Thursday, June 21, 2007

Beverage of the Gods, Fuel for a Nation

There is a video circulating the Internet that is serving as fodder for the animated political discussions that take place in the cafés and tabacs scattered throughout Paris. On at least one occasion bearing the subject header: ‘Bourré ou pas bourré ?’ (‘Drunk or not drunk?’), the controversial snippet stars none other than France’s newly elected president, Nicolas Sarkozy.

In the clip, the statesman is featured taking the podium at a press conference following a rendez-vous with his Russian counterpart, Vladimir Putin, at the G8 summit. Clearly, Sarko is not himself: he has more ticks than usual, and, for once, he has very little to say. When he does speak, what comes out of his mouth isn’t as buttery smooth as what his audiences are accustomed to hearing. Had he and Vlad (a non-drinker) made an exception and broken the ice à la Russe ?

If it weren’t for the Internet, French audiences would be hard-pressed to uncover this little gem. Sarko’s critics have analyzed his cozy relationship with the French media at length, and – surprise, surprise – his performance hasn’t received air time on the major networks.

Throughout his aggressive campaign, feisty Old Nick wasn’t shy about sharing his daily health regime with the public. For the first time, French voters were fed images of one of their politicians jogging through the Bois de Boulogne, similar to the footage of Bill Clinton trotting through Central Park. Unlike Clinton, however, Sarko hasn’t been witnessed recharging with a Big Mac. He possesses a very un-French distaste for cigarettes. And, he’ll be the first to tell you, he doesn’t drink.

If what everyone suspects is true, why, then, would he test his tolerance with a beverage that serves as liquid heat for citizens of one of the coldest countries in the world?

In France, drinking is as common as crooked politicians: no one bats an eye if one fancies a glass of Chablis at a business lunch, and a full-bodied red is a regular staple at dinner. For frenzied professionals thirsting for a way to unwind, l’heure de l’apéro (happy hour) is a celebrated daily event.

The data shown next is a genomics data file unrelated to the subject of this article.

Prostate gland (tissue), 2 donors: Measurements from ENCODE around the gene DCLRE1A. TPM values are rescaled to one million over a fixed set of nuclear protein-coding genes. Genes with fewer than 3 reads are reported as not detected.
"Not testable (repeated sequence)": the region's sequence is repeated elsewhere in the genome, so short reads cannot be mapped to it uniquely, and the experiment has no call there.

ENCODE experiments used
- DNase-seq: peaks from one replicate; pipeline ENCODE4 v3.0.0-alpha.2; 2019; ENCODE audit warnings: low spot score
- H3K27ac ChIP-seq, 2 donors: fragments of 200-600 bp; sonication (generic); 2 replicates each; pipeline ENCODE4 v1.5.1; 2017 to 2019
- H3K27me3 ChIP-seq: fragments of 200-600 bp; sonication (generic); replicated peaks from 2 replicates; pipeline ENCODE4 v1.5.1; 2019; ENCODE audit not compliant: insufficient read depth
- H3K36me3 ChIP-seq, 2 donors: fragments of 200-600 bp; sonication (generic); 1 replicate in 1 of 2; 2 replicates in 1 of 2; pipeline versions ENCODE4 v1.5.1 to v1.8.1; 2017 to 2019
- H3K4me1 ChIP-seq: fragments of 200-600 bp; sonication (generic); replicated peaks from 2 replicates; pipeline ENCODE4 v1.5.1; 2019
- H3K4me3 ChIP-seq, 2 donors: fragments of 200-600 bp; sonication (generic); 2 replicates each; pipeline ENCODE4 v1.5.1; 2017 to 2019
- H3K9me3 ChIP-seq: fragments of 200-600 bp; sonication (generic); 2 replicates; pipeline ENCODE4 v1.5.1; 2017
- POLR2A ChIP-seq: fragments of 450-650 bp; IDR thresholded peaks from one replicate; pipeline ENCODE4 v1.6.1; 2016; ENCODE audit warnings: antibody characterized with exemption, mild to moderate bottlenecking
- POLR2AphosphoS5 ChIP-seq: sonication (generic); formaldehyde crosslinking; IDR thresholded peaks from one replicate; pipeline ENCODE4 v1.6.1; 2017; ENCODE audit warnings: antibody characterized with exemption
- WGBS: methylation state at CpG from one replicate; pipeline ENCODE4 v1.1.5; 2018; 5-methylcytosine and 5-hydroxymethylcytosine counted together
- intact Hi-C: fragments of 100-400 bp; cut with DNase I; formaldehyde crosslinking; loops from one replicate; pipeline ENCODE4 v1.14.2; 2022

Wine isn’t just part of the lifestyle of this country: it is life. Each year, the hundreds of thousands of people that depend on it collectively cringe during bouts of nasty weather, and sigh with relief when a bumper crop adorns the rolling hills. The quirky (often cranky) viticulteurs that oversee the nation’s cherished chateaux combine unbridled passion with fanatical discipline, honoring a tradition that was born, on many of France’s properties, back when centuries were counted in single digits. In an age when modernism is favored over tradition, when streamlining, leveraging and converging is what it’s all about, France’s winemakers should be applauded for their stubborn focus on their roots. Streamlined processes often discard quality for efficiency. By remaining true to la règle de l’art, this colorful lot reminds us that the past is as important as the future.

This, however, poses some considerable challenges: international competition and a trend toward the new is testing France’s wine industry. The country’s vineyards need as much support as they can get, and political leaders should be generous in their encouragement for those producing one of the Fifth Republic’s major exports. If indeed Nicolas Sarkozy ordered it straight up at the G8 when he tee totaled his way through the presidential election, France’s winemakers should be insulted. There is no denying the importance of maintaining friendly relations with an increasingly temperamental energy power. But those slugging it out among the vines merit a toast, too.